Microsoft owns the ideas around word processing, spreadsheet and presentation software. "I want it in a .doc" "Put it Excel" "Look, another PowerPoint!" But it need not and should not be that way.
I'll cut to the chase: if you create content in proprietary format, you will always depend upon the company that supplies the company to access your work. And as the saying goes, "if you can't fix it, you don't own it." So much more for simply opening what you've created.
Or inherited. I'm thinking about documents in the long game. Proprietary document formats are a dead end. I have files from the 1980s and 1990s I can't open; what the chance that a church archivist will open your membership list in a hundred years?
You can (and should) use plain text and comma-separatedÂ values for simple documents. I have a fun, easy and public-domain resource for presentations that I'll write up in about a week. Perhaps some will use (La)TeX for graduate theses andÂ dissertations. (Right, mathematicians?)
And for more complex, but everyday tasks of word processing, spreadsheet and presentations, please use the Open Document Format. The world of open format advocates are celebrating Document Freedom Day today.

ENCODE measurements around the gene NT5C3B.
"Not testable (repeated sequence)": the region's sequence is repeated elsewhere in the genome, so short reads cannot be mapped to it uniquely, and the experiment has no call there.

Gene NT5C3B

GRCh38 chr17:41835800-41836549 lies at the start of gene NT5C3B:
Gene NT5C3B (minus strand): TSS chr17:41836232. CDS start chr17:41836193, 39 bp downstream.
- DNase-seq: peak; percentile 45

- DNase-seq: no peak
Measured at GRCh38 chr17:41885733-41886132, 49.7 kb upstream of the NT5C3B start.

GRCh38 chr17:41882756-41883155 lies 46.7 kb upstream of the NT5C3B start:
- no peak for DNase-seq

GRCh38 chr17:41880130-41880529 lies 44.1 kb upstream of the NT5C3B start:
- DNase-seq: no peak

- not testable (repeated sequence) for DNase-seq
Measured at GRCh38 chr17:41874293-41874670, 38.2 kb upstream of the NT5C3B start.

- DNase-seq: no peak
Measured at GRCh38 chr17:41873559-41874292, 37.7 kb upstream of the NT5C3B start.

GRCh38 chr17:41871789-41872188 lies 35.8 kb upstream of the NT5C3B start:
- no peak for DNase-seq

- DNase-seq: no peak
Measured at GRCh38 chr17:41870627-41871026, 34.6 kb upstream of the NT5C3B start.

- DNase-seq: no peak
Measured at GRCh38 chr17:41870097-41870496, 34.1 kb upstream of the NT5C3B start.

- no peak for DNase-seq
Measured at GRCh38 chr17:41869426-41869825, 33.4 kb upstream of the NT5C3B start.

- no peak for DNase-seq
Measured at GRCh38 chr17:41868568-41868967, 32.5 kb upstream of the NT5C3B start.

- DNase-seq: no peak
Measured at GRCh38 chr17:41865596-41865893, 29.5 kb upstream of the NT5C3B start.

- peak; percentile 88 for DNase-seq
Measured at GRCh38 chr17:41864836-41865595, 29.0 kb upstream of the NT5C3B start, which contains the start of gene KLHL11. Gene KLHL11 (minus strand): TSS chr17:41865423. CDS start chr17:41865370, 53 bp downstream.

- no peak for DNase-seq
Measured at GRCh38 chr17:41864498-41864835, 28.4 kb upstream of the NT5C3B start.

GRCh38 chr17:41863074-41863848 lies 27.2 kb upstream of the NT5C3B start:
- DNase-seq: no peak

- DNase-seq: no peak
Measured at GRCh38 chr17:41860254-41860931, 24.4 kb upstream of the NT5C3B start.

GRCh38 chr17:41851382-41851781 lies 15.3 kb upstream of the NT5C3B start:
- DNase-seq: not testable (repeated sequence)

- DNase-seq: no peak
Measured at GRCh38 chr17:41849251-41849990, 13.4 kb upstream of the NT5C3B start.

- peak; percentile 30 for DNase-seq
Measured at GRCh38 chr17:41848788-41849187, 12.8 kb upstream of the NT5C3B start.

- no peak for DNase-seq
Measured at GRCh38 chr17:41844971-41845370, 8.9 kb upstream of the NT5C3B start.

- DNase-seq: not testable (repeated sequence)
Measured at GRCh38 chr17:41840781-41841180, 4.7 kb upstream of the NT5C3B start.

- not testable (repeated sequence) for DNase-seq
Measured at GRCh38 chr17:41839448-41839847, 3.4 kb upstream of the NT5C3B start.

You can participate by considering how your casual document format choices have limited your access -- like sending or having been sent one of those .docx files -- and considering your options. The Open Document Format (ODF) is used in Google Docs, and the mature and free (both in licencing and cost) office suites OpenOffice.org and its continuing spin-off LibreOffice. (These can also read the proprietary formats, so I'm not setting you adrift.)
Use those formats, please -- and I'll make the pledge. If I need to put a word processing document or spreadsheet on my blog, I'll make it available in ODF.
And learn more at the Document Freedom Day site.
Later. Jeremy Carbaugh, a colleague in the Sunlight Foundation Sunlight Labs team, was the one who told me about Document Freedom Day, and he also wrote about it. Sunlight makes a similar pledge about publishing these kinds of documents additionally in ODF.
Even later. Another member of the Unitarian Universalist blogosphere has gotten in the act: The Prayerful Sceptic, linking to another self-written blogpost atÂ Intuitionistically Uncertain.